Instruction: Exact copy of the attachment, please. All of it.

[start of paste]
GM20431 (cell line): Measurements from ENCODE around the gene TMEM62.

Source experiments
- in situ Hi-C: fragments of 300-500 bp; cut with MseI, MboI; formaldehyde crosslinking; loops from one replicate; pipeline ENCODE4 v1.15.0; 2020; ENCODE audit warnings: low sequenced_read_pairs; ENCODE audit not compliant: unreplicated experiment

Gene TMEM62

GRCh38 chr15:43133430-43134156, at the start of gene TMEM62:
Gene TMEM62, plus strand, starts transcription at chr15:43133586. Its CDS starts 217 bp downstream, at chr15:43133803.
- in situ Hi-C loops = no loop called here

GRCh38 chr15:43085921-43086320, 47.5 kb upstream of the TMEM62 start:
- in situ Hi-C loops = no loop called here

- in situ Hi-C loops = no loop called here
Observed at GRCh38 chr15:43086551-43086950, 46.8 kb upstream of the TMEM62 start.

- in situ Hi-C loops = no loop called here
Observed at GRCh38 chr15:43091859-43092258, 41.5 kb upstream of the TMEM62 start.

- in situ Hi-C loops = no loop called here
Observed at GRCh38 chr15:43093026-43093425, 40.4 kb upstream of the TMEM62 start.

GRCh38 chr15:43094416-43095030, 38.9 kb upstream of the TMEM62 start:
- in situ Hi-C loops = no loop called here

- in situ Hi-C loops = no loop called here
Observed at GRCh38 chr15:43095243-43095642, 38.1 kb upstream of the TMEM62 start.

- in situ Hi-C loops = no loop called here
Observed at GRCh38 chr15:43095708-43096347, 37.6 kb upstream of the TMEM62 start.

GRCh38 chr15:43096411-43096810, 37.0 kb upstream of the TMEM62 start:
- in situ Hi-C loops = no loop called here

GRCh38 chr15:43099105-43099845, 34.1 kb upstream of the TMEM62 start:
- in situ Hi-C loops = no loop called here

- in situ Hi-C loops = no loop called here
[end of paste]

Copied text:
GM20431 (cell line): Measurements from ENCODE around the gene TMEM62.

Source experiments
- in situ Hi-C: fragments of 300-500 bp; cut with MseI, MboI; formaldehyde crosslinking; loops from one replicate; pipeline ENCODE4 v1.15.0; 2020; ENCODE audit warnings: low sequenced_read_pairs; ENCODE audit not compliant: unreplicated experiment

Gene TMEM62

GRCh38 chr15:43133430-43134156, at the start of gene TMEM62:
Gene TMEM62, plus strand, starts transcription at chr15:43133586. Its CDS starts 217 bp downstream, at chr15:43133803.
- in situ Hi-C loops = no loop called here

GRCh38 chr15:43085921-43086320, 47.5 kb upstream of the TMEM62 start:
- in situ Hi-C loops = no loop called here

- in situ Hi-C loops = no loop called here
Observed at GRCh38 chr15:43086551-43086950, 46.8 kb upstream of the TMEM62 start.

- in situ Hi-C loops = no loop called here
Observed at GRCh38 chr15:43091859-43092258, 41.5 kb upstream of the TMEM62 start.

- in situ Hi-C loops = no loop called here
Observed at GRCh38 chr15:43093026-43093425, 40.4 kb upstream of the TMEM62 start.

GRCh38 chr15:43094416-43095030, 38.9 kb upstream of the TMEM62 start:
- in situ Hi-C loops = no loop called here

- in situ Hi-C loops = no loop called here
Observed at GRCh38 chr15:43095243-43095642, 38.1 kb upstream of the TMEM62 start.

- in situ Hi-C loops = no loop called here
Observed at GRCh38 chr15:43095708-43096347, 37.6 kb upstream of the TMEM62 start.

GRCh38 chr15:43096411-43096810, 37.0 kb upstream of the TMEM62 start:
- in situ Hi-C loops = no loop called here

GRCh38 chr15:43099105-43099845, 34.1 kb upstream of the TMEM62 start:
- in situ Hi-C loops = no loop called here

- in situ Hi-C loops = no loop called here